According to the union representing NJ Transit's conductors, more than 240,000 fares went uncollected on NJ Transit's trains last year, apparently due to crowded trains and lack of staffing. According to a letter the union sent to NJT, the uncollected fares might represent $5.5 million in lost revenue. The story was first reported by the New York Times (by Emma. G. Fitzsimmons, and printed May 8), and quickly picked up by other media. The Times story also reported that NJT will have to pay about $1 million in fees to other transit operators for "cross-honoring" arrangements in which NJT riders can use non-NJT services in emergency conditions; the relationship of this to lost ticket revenues was unclear. The data were from forms filled out by the train crews, reporting uncollected fares. While many riders may not have had their tickets inspected, the worst crowding typically occurs in peak hours, when most riders use weekly or monthly passes; not checking such riders does not incur any loss in revenue.  In addition, an increasing fraction of single-trip riders now purchase and activate tickets on their smartphones; these "e-tickets," as well, don't need to be inspected as they are already paid for.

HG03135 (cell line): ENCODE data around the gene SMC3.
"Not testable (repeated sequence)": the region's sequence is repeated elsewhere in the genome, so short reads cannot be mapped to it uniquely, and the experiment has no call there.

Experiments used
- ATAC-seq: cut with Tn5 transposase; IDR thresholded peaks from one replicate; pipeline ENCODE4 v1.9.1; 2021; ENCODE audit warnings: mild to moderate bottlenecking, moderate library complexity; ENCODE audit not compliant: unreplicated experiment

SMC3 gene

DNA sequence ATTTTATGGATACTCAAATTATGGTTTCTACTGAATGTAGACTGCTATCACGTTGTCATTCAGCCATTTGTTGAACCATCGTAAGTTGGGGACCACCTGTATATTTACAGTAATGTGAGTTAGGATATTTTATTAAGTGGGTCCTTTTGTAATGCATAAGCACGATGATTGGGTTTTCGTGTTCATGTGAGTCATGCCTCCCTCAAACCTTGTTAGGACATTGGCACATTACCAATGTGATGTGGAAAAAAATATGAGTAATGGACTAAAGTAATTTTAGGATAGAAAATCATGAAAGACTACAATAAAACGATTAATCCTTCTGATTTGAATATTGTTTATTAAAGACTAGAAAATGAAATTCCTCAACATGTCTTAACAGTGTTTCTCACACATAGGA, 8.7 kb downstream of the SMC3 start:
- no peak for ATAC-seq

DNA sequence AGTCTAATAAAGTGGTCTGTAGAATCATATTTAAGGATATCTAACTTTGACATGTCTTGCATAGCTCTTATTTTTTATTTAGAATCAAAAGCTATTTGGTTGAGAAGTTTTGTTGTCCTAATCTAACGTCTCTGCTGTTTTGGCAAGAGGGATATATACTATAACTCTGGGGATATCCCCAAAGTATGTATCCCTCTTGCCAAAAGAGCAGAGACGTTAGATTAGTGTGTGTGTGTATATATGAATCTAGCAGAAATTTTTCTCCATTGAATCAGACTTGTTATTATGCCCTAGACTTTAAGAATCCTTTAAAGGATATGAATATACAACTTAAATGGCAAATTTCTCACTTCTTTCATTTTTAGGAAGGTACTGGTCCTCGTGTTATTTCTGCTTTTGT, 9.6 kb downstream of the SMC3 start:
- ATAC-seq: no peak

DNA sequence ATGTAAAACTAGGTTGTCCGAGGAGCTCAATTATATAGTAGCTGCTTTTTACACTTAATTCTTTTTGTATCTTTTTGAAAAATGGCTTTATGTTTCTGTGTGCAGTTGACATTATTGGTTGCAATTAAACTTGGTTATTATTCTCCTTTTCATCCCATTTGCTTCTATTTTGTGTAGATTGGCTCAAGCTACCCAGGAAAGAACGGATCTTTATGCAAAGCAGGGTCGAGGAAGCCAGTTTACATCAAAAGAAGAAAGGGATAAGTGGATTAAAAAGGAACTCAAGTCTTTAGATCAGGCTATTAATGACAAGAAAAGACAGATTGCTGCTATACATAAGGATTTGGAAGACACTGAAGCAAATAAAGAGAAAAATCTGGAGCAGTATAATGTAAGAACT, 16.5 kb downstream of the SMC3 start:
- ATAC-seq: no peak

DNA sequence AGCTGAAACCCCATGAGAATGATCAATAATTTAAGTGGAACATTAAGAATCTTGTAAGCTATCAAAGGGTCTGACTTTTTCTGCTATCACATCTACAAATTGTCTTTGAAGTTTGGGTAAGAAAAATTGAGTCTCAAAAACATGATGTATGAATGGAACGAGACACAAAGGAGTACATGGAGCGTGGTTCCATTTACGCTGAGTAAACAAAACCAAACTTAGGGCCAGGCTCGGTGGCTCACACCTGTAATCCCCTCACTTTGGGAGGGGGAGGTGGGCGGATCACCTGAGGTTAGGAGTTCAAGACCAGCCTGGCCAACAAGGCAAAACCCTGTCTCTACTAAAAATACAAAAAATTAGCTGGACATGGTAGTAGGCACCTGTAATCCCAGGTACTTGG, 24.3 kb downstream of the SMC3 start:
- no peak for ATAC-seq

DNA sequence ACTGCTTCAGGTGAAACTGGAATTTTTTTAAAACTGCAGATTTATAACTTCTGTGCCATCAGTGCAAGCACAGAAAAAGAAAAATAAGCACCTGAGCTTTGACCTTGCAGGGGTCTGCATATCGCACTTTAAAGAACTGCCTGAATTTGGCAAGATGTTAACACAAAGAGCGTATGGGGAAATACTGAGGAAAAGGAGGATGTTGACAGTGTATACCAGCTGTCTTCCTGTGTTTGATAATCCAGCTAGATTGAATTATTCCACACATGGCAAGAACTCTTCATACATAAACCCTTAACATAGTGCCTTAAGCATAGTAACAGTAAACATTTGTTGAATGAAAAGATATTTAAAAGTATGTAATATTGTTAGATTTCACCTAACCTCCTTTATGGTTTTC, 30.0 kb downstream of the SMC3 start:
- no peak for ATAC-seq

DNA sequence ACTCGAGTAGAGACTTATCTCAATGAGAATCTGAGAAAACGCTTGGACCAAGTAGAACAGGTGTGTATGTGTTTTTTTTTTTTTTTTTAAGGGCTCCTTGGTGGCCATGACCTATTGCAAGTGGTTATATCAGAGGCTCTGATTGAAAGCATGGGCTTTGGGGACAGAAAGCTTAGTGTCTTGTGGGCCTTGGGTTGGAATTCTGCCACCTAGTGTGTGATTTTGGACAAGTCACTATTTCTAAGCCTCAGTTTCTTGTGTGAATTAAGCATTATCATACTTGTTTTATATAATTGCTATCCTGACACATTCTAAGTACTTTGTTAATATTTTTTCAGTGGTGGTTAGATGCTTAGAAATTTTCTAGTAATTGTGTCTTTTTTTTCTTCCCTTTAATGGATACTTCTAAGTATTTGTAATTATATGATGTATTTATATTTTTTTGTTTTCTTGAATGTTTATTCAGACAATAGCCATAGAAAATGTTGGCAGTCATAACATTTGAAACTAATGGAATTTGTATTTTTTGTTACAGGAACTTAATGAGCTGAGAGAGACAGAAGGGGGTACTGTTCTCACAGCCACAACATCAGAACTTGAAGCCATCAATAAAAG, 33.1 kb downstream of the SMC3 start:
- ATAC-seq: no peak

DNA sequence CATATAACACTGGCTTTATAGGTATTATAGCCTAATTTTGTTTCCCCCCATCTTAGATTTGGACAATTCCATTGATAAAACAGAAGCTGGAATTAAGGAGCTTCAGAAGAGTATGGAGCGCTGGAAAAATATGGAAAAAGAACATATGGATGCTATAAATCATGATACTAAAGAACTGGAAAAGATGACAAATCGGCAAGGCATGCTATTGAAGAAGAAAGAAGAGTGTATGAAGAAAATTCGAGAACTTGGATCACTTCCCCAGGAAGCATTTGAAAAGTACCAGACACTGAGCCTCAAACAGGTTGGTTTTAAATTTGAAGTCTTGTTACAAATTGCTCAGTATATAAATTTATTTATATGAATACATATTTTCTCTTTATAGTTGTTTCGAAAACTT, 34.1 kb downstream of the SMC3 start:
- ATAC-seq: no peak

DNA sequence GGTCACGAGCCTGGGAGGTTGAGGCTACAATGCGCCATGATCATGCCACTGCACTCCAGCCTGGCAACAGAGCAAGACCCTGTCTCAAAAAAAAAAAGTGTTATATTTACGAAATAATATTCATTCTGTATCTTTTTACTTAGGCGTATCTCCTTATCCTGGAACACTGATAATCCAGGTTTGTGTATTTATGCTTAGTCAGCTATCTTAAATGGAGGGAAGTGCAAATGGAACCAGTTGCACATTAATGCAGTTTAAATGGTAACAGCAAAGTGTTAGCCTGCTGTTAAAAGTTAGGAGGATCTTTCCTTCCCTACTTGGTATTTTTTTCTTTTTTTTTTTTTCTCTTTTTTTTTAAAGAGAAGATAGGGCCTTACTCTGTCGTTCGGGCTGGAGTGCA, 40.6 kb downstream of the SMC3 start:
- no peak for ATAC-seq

In many transit systems, onboard ticket inspection is not regularly performed; in those systems, tickets are not sold on board trains or buses, and only random inspections are done: riders caught without valid tickets typically incur heavy fines. Such systems are already familiar to users of NJT's light rail lines, and on the "Select Bus Service" lines in New York City. If NJT's rail lines were to be converted to this "proof-of-payment" system, any losses might well be reduced.  But this  might also require fewer onboard workers, which might not be something the train conductors' union would welcome.